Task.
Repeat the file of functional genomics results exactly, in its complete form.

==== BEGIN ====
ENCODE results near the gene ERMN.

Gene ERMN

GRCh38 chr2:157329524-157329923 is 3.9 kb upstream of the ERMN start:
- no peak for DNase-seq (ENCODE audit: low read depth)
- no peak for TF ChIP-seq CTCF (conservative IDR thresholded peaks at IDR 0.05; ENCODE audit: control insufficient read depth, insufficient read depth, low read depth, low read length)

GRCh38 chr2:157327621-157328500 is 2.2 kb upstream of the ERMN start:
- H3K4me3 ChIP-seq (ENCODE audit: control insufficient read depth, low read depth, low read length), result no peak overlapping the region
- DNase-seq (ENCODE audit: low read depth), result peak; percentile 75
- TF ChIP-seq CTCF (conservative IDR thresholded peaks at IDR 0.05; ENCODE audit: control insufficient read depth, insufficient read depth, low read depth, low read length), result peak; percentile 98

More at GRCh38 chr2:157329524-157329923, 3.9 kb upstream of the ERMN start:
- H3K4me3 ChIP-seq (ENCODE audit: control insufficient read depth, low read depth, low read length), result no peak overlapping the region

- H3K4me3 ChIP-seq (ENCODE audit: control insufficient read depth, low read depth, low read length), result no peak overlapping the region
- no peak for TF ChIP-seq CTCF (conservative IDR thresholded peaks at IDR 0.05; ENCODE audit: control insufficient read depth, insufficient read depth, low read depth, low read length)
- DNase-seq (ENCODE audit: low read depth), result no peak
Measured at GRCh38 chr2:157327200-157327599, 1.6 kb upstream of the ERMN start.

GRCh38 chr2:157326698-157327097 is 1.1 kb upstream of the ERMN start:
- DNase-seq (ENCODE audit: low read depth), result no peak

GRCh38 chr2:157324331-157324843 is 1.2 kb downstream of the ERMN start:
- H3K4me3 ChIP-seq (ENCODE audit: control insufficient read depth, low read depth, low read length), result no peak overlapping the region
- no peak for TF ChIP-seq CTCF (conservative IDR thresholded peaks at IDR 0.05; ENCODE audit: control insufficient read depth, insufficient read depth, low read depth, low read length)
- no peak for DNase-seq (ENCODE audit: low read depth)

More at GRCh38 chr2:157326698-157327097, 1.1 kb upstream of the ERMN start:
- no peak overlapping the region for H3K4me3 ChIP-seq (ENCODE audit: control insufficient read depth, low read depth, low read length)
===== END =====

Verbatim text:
ENCODE results near the gene ERMN.

Gene ERMN

GRCh38 chr2:157329524-157329923 is 3.9 kb upstream of the ERMN start:
- no peak for DNase-seq (ENCODE audit: low read depth)
- no peak for TF ChIP-seq CTCF (conservative IDR thresholded peaks at IDR 0.05; ENCODE audit: control insufficient read depth, insufficient read depth, low read depth, low read length)

GRCh38 chr2:157327621-157328500 is 2.2 kb upstream of the ERMN start:
- H3K4me3 ChIP-seq (ENCODE audit: control insufficient read depth, low read depth, low read length), result no peak overlapping the region
- DNase-seq (ENCODE audit: low read depth), result peak; percentile 75
- TF ChIP-seq CTCF (conservative IDR thresholded peaks at IDR 0.05; ENCODE audit: control insufficient read depth, insufficient read depth, low read depth, low read length), result peak; percentile 98

More at GRCh38 chr2:157329524-157329923, 3.9 kb upstream of the ERMN start:
- H3K4me3 ChIP-seq (ENCODE audit: control insufficient read depth, low read depth, low read length), result no peak overlapping the region

- H3K4me3 ChIP-seq (ENCODE audit: control insufficient read depth, low read depth, low read length), result no peak overlapping the region
- no peak for TF ChIP-seq CTCF (conservative IDR thresholded peaks at IDR 0.05; ENCODE audit: control insufficient read depth, insufficient read depth, low read depth, low read length)
- DNase-seq (ENCODE audit: low read depth), result no peak
Measured at GRCh38 chr2:157327200-157327599, 1.6 kb upstream of the ERMN start.

GRCh38 chr2:157326698-157327097 is 1.1 kb upstream of the ERMN start:
- DNase-seq (ENCODE audit: low read depth), result no peak

GRCh38 chr2:157324331-157324843 is 1.2 kb downstream of the ERMN start:
- H3K4me3 ChIP-seq (ENCODE audit: control insufficient read depth, low read depth, low read length), result no peak overlapping the region
- no peak for TF ChIP-seq CTCF (conservative IDR thresholded peaks at IDR 0.05; ENCODE audit: control insufficient read depth, insufficient read depth, low read depth, low read length)
- no peak for DNase-seq (ENCODE audit: low read depth)

More at GRCh38 chr2:157326698-157327097, 1.1 kb upstream of the ERMN start:
- no peak overlapping the region for H3K4me3 ChIP-seq (ENCODE audit: control insufficient read depth, low read depth, low read length)